Day trip with Inez

During my visits to the Netherlands my friend Inez and I always try to organise an outing. Sometimes a longer trip, like in 2018 to Brugge, this time a day trip, with a mixed destination.

A former colleague of us is now living in Slikkerveer, a small village not far from Rotterdam. Piet and his wife Helma invited us to visit them and suggested that we should combine it with an excursion to the world-famous windmills of Kinderdijk . After lunch they would show us some modern architecture in Rotterdam.

Inez and I met at Amsterdam Central and took the train to Rotterdam. It was tulip season and from the train we saw several flower fields.

Left picture: The façade of Rotterdam Central Station, an interesting modern building. Almost all railway stations in the Netherlands have rental bicycles, simple sturdy models. Not easy for me, because I am used to hand brakes and these had coaster brakes (terugtraprem in Dutch, I had to Google for the English word).

It was beautiful weather, with our bikes we cycled to the river Maas and used the Waterbus to go to Kinderdijk. Here is a picture of the Waterbus, no idea why a Dutch bus should be named Blue Amigo.

The waterbus is part of the Dutch public transport system and a very nice way of traveling in Rotterdam. Left the iconic Erasmus bridge, right the Willems bridge.

On our way we passed a very unusual ship: Noah’s ark, built by a fundamentalist Christian businessman, who believed in the literal truth of the Bible.. Years ago I visited an exhibition on this ship, an amazing experience. Now temporarily closed, final destination Israel;

We left the bus in Alblasserdam and soon passed the first windmills of Kinderdijk. There are a total of 19 windmills, built to pump water out the low-lying Alblasserwaard polder into the rivers, World-famous and I had never visited them!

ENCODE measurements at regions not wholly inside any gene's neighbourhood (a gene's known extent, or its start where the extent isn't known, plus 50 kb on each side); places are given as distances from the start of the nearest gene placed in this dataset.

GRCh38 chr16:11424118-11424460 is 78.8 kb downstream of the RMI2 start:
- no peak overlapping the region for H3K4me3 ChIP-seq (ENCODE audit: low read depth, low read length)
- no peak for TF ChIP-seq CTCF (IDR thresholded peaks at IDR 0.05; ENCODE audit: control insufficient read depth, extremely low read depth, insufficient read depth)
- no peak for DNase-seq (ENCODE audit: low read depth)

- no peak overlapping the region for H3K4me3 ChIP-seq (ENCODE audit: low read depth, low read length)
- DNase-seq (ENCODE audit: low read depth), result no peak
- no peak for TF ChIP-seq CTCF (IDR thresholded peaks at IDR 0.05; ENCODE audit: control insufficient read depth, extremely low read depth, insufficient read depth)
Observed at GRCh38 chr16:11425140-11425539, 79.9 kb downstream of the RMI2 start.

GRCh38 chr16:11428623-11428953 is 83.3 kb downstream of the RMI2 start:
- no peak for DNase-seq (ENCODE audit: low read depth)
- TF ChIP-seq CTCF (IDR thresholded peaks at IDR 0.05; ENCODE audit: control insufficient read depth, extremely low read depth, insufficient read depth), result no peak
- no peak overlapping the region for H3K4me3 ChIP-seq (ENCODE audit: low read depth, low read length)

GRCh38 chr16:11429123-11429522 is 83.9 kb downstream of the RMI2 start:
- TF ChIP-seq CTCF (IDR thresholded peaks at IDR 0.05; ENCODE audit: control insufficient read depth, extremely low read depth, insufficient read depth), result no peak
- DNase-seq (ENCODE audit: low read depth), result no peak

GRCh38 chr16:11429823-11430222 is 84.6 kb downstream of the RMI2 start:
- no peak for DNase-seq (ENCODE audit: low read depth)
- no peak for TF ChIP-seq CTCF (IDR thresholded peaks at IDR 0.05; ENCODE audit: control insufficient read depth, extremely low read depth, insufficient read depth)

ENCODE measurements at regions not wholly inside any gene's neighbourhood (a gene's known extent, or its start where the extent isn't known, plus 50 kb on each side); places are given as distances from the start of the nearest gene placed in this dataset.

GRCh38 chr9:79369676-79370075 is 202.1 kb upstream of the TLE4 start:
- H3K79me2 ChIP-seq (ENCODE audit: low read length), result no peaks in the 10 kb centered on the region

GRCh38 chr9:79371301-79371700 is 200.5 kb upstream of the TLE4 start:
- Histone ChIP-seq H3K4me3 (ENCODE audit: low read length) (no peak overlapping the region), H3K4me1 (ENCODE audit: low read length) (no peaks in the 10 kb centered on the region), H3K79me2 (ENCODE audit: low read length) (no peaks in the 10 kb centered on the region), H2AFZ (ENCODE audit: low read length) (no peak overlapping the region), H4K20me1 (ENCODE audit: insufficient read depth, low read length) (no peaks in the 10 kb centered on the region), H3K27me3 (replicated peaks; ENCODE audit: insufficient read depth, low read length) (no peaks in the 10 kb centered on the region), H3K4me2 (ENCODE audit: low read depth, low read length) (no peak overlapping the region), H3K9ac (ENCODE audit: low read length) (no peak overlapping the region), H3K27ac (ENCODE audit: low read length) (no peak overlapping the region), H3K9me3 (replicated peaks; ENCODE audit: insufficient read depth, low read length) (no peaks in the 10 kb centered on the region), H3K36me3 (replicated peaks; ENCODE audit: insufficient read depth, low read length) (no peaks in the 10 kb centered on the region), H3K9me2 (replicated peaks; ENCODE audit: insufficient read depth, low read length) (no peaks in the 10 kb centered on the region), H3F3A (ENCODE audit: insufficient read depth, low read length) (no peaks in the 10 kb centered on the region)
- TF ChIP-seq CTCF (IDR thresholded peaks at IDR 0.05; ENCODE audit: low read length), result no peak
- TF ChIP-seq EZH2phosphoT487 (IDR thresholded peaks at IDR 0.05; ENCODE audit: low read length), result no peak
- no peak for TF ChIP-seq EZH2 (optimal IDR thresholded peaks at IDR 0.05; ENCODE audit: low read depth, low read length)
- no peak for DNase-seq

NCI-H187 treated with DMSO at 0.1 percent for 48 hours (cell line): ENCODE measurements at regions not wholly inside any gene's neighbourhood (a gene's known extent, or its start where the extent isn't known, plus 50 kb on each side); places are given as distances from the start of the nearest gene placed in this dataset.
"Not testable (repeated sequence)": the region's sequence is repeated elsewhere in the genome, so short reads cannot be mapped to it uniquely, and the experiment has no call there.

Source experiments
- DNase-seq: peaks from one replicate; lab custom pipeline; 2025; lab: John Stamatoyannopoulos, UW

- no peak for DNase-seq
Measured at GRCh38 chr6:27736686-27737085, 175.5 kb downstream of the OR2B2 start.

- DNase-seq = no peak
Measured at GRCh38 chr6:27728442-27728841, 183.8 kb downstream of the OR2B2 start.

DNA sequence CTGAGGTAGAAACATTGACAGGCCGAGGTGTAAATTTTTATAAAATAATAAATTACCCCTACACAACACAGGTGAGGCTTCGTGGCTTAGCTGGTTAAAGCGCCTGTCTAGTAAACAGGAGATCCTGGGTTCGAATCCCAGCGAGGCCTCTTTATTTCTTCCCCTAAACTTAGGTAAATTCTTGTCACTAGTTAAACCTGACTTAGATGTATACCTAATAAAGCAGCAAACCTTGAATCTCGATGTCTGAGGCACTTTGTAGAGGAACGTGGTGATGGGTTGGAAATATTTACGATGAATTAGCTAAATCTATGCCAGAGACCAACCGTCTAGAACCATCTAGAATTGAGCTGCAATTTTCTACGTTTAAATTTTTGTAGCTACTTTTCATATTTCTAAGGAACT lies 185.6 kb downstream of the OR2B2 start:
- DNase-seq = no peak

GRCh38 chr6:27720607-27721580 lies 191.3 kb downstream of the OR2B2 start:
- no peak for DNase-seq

With the blue sky the windmills are a photographer’s delight. Some are still operational, although their work has been taken over by modern diesel pumps.

There is a visitor center where we had coffee.

When I talked about Kinderdijk with family and friends, everybody knew about the famous windmills, but almost nobody had actually visited them! I will go again with Aric on our next Europe trip.

From the visitor center a ferry took us back in a few minutes to Slikkerveer. Piet and Helma are living in a former warehouse of Smit Slikkerveer, now transformed into spacious apartments

We got a hearty welcome, were shown around in their loft and had a nice lunch.

After lunch they joined us with their bikes on the Waterbus back to Rotterdam. We passed many modern buildings on our way. Left the Headquarters of Unilever BV (2007), right the iconic building De Rotterdam (2013).

We parked our bikes at the Veerhaven and walked around.

This is the Parklaanflat (1933) one of the earliest examples of a stacked building, with (in this case seven) luxury apartments one above the other.. Now we are used to apartment buildings but then it was a novelty. Right the monumental entrance.

We continued to the entrance of the Maastunnel (1937-1942) . Left one of the ventilation buildings, right the entrance for pedestrians and cyclists. Beautiful expressionist architecture.

Piet had been using the tunnel often when he was a teenager, and was eager to show me around.

After we had explored the tunnel it was time for a beer.

After our beer we decided to call it a day, although Piet and Helma said there was much more to see. We have to come back. Here is a last view of the Rotterdam skyline.

Cycling back to the station we passed the Depot of the Boymans van Beuningen museum. Spectacular with its reflecting walls.

fThe Boymans is closed for renovation, the Depot should be interesting to visit. In the reflection you can see Inez and me in the center 😉

As it was getting a bit late we decided to have a beer with some snack food before taking the train. Near to the pub we saw this controversial work of art, called Santa Clause, but commonly called ……… by Rotterdam people. Find out for yourself.

It was a rewarding trip, full of variety. Here is a Google Earth screenshot, where I have marked the various points of interest.

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